Thursday, 13 May 2010

Ed Teaches One World One Ocean

Hi Steve here. Still no news from Ed, so I am adding this post for him. When Ed was visiting the Florida Keys, he popped back over to England for the 8th May to teach about One World One Ocean. This is what happened, Steve

Hi all

I am back in the UK to spread my message to a group of children at a special course run by the Able Pupil Enrichment Programme.

My buddy Steve runs wildlife courses for this programme and he had arranged this course for me to teach children about my message.

We stated with a quick true or false quiz about the oceans. In the language of the kids themselves, the questions were pretty random touching on many things they would learn about during the day about oceans, sea water, marine wildlife and conservation issues.
I then told the kids about my message and why I have been travelling the world’s oceans. I wanted the kids to appreciate that there is only one ocean that links us all where ever we are in the world.
The oceans connect us and also control our weather and climate so we are all part of the same ocean system. I asked the kids to draw a line on the map linking together different locations.
They figured out that because the line eventually joined with the same point they started that the oceans were all linked. We then discussed how some animals can travel the world’s oceans like myself, but the movement of many animals are restricted by things such as land, water temperature, salinity (saltiness), weather depth and pressure.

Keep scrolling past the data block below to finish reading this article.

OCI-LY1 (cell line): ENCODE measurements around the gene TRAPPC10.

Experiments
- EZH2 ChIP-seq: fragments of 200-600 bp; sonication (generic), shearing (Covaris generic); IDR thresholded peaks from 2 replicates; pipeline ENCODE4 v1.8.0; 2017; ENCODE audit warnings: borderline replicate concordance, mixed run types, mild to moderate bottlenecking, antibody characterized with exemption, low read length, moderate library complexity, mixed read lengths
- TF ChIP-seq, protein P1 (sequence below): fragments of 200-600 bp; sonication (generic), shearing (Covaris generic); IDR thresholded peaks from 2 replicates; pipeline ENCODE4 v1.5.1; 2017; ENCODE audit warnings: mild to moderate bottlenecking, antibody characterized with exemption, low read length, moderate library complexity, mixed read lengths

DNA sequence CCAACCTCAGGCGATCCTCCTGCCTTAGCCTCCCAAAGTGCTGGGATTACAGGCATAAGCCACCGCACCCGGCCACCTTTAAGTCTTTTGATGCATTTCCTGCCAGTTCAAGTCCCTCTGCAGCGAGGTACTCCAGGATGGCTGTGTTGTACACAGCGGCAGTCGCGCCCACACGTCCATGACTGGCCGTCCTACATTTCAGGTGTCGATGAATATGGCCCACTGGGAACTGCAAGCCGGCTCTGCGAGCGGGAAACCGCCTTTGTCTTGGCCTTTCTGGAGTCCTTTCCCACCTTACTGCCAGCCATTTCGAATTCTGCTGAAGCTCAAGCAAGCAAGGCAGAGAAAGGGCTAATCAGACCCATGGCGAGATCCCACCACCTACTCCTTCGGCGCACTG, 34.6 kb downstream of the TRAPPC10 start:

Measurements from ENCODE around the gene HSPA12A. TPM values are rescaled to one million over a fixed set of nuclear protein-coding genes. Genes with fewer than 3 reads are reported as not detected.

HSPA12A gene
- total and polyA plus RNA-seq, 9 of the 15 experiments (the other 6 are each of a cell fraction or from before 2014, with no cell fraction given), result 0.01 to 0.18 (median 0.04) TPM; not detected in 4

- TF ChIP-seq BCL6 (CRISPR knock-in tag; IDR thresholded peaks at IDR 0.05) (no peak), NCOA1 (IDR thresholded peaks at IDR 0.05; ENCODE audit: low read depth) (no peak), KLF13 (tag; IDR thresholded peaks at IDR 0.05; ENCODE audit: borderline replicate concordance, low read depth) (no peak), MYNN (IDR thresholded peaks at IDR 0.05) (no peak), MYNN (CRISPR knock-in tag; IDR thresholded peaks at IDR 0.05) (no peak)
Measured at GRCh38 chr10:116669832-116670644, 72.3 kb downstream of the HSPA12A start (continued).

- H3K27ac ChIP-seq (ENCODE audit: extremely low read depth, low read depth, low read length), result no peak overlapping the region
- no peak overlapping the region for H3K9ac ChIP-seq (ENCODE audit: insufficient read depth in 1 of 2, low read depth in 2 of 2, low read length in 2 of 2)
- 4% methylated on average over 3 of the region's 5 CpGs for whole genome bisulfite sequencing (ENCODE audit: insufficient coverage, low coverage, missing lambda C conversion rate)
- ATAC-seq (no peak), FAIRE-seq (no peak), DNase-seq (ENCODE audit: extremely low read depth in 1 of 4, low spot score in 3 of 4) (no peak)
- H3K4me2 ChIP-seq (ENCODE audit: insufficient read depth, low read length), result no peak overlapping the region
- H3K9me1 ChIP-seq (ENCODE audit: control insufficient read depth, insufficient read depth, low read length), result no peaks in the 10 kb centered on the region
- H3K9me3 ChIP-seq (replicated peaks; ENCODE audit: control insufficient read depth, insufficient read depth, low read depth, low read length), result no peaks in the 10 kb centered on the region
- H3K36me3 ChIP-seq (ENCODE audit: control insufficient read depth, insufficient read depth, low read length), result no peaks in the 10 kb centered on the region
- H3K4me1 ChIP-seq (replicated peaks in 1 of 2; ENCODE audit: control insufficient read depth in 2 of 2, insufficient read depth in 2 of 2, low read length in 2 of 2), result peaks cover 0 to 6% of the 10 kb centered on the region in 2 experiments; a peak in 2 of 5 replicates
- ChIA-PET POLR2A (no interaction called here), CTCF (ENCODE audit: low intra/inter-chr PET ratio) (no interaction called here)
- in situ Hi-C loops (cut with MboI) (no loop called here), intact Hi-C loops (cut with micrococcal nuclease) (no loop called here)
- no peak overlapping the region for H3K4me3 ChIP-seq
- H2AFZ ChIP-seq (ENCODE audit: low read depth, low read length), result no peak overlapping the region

That was quite a heavy topic so we then did a sound quiz, I played some sounds and the children had to guess what they were (from a list).
These Arctic seals, humpback whales, blue striped grunts (fish) snapping shrimps, a ship and an underwater earthquake. We then discussed the sounds and the reasons different animals make sounds.

I shared some of my adventures about the oceans and marine wildlife from UK beaches and around the world and explained how each is just as important and fascinating.

We then looked at marine litter. We discussed where marine litter might come from and the various ways it could end up in the ocean.

I spoke about my experiences in the Hawaiian Islands with Fred the Monkey and what he taught me about the plight of the Laysan Albatross.
 I am sure you will remember that Fred gifted me the necklace I wear to remind me and everyone I meet about their terrible plight.

My buddy Steve helped me to create an activity where the kids could learn about this. In this activity the children divided into groups of three, two children would play the role of parents one would be the chick.
The adults collect food from the surface of the water at night to feed their chick. They accidentally collect plastic litter too which they feed to their chick. If the chicks eat too much plastic they may die.
One at a time, the children playing the role of the parent birds collected a card. Each card represented an item of food or a piece of plastic litter such as a bottle top, fishing line, tooth brush, disposable lighter etc.
Each piece of litter was recorded on their sheet. We then discussed, depending by how much plastic they have fed to their chick, wither they thought their chick would survive
The children expressed that they were surprised that the marine litter included many everyday items such as tooth brush, disposable lighter, golf tees and plastic toys.